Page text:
I must say that I really enjoy watching the sheep in the paddocks with their lambs. Many have twins or triplets, and I have seen several with 4.
We continued our journey, north, and arrived at Hell's Gate Corner where a jet boat was thrilling passengers through a narrow gorge. Just up the road was Hanmer Springs. The town has thermal springs, but as it was so commercial we decided on some walking instead. Unfortunately our walk to a waterfall was misdirected by me misunderstanding some road closures, due to logging, and their map, we walked for over an hour in the wrong direction.
West along the highway we were looking for the Sylvia Flat Hot Springs, but they were so un-commercial that there wasn't even a sign, and so we didn't find it. We pulled in at the Deer Flat camping area.

This was beside the Lewis River, and surrounded by beech forest. It had obviously snowed here, too, the previous night, as there were remaining patches of it, and someone had built a snowman....which, worryingly, was still standing at 5pm.
In the morning we drove a few km up the road, and pulled up at St James Walk carpark. The first surprise to us was a picturesque little tarn which had water vapour rising and beautiful reflections of the snow-topped mountains. We did the Alpine Nature walk and found out that NZ has 5 types of beech trees, and then started up the road on the Lewis Pass Lookout track. We were supposed to make our entry about 400m up the road, but an earlier track sign diverted us up through mossy beech forest. We were sinking into the deep spongy mosses underfoot, and unfortunately wet our shoes on a few of the many stream crossings. The views from the top were excellent, of Cannibal Gorge, several mountains, and the Maruia River. It was supposed to be a loop, so we took the track on the left coming down, only to find that it was probable the correct ascent, but it was nowhere near as nice as the path (not really a track) that we were on, so I was pleased (despite the soggy shoes and socks) of the mistake.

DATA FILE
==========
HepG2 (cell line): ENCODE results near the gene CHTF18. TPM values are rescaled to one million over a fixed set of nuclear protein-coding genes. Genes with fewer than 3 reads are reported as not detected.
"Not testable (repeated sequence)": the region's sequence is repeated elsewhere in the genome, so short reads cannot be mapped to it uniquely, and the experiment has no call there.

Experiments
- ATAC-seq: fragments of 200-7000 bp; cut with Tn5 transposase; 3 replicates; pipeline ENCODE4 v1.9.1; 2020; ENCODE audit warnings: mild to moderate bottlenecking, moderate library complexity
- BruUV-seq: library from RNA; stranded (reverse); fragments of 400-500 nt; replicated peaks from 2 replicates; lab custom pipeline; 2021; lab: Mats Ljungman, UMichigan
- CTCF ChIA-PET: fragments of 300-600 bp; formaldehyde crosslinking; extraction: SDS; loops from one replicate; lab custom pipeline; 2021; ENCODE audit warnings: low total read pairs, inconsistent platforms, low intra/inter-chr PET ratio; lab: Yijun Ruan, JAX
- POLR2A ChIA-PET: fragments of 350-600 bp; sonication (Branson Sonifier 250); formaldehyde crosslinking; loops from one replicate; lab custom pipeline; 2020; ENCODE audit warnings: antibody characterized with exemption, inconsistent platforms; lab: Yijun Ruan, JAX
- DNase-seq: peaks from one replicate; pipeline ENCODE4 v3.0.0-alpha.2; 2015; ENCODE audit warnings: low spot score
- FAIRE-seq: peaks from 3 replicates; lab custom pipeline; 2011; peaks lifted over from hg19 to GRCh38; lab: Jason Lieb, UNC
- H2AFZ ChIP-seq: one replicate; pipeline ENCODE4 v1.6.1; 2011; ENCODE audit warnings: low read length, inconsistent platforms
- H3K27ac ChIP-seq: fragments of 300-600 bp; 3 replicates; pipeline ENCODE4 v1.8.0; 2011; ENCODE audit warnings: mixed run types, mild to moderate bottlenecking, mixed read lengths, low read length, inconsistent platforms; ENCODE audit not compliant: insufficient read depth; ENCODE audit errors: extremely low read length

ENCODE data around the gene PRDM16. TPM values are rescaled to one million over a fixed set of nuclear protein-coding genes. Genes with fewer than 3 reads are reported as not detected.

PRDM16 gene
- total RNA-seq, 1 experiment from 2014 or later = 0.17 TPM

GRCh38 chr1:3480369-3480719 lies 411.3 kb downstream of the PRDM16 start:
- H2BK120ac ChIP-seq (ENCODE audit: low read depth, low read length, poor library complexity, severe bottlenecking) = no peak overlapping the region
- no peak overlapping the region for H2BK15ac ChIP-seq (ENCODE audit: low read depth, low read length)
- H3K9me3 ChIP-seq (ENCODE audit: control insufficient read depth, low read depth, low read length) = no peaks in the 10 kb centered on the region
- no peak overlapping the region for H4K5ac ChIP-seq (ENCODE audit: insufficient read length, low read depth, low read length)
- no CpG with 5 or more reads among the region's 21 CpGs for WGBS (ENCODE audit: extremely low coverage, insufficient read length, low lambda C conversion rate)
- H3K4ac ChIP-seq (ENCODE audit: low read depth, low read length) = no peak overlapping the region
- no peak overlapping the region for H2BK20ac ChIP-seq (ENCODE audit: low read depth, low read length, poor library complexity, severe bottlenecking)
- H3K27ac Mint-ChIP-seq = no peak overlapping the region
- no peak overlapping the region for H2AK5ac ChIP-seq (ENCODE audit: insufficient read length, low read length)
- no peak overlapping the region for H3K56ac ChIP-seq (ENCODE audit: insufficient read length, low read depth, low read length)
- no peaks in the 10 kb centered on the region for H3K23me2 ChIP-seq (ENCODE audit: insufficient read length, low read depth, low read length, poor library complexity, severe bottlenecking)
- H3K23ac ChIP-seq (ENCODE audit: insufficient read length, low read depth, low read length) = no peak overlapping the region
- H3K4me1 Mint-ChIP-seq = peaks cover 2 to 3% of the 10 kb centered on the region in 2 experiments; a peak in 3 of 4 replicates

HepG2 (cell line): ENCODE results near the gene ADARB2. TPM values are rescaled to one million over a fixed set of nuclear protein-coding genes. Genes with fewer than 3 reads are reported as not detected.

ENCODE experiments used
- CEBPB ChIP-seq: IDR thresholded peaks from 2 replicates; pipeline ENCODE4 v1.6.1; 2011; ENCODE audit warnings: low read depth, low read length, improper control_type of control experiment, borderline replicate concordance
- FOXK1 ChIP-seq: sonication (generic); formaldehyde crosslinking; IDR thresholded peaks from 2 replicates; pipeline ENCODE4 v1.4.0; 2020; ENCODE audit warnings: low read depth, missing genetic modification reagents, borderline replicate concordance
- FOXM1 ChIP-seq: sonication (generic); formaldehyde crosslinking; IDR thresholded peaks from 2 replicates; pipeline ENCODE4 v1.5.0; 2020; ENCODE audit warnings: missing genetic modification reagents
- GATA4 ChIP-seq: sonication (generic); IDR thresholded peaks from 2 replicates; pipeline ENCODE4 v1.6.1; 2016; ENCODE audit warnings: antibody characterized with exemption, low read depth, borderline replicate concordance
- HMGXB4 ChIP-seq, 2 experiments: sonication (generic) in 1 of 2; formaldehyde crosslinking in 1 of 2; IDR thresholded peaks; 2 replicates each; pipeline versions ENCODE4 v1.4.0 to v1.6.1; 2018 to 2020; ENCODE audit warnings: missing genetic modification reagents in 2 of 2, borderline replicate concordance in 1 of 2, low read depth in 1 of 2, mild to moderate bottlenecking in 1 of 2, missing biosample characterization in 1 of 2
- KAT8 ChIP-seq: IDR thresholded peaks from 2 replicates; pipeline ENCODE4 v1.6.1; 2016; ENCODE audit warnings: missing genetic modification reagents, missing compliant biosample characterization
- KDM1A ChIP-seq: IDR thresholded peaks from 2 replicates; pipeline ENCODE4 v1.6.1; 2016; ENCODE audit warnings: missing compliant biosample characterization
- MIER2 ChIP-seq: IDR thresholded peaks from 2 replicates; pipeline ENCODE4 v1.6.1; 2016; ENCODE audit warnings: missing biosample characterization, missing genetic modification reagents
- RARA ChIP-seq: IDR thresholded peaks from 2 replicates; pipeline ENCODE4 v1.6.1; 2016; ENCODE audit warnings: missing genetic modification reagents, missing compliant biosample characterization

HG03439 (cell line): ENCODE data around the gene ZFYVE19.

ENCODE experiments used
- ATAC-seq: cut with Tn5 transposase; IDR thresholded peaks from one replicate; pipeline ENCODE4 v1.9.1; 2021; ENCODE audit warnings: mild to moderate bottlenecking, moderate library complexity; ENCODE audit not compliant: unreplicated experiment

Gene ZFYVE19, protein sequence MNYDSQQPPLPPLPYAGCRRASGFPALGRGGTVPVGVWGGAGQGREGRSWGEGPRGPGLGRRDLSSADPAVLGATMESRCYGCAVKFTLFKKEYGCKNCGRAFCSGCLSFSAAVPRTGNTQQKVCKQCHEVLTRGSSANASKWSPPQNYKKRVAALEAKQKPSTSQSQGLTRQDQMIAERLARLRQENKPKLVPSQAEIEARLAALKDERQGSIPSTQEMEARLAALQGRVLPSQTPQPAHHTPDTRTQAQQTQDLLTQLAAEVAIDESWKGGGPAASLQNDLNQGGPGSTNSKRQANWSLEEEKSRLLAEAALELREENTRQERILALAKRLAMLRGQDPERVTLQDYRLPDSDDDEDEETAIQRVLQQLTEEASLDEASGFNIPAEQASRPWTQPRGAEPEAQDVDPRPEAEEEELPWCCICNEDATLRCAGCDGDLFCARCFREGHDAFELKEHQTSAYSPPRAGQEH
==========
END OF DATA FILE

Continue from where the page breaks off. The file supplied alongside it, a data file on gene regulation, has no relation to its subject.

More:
Our next port of call as Maruia Hot Springs. This was more expensive to enter than Hanmer Springs, but was really natural and beautiful. It as done as a Japanese resort, and the rock pools varied in temperature from quite cool, to really quite hot. We spent nearly 2 hours languishing in the medium temperature pool, occasionally venturing for a few minutes into the hot pool. The water was not chemically treated, and had green and black mosses (which the signs said are supposed to be good for your skin) throughout. In the sulphurous water my skin felt soft, and later it felt good, but initially when getting out the oils seemed to be stripped away and it felt a bit dry. After this we both felt really tired (despite a long sleep the previous night), and napped for an hour and a half before driving on.

We were hoping to do a waterfall walk, but it was closed due to 1080 baiting, and when we arrived at our night camp at Marble Hill, we found DOC constantly filling the bins on 3 helicopters to spread the bait (they continued until darl at 8.30pm). The walks here were also closed, and we spoke to a Ranger who explained that the previous good season meant a huge amount of beech seed produced, and the mouse and rat populations had exploded.  When they bait, they also get the secondary bonus of killing the stoats, which feed on the poisoned rodents. This area also seemed to have lots of rabbits, so hopefully it will help control them. An interesting feature was an 80' wall built in last century across the Alpine Fault line to monitor movement – I am pleased to say that it is still perfectly straight. We had some visitors during the night as rodents got into the food cupboard, so Darryl put all the rice, fruit and noodles into the microwave and the potatoes into saucepans with the lids on.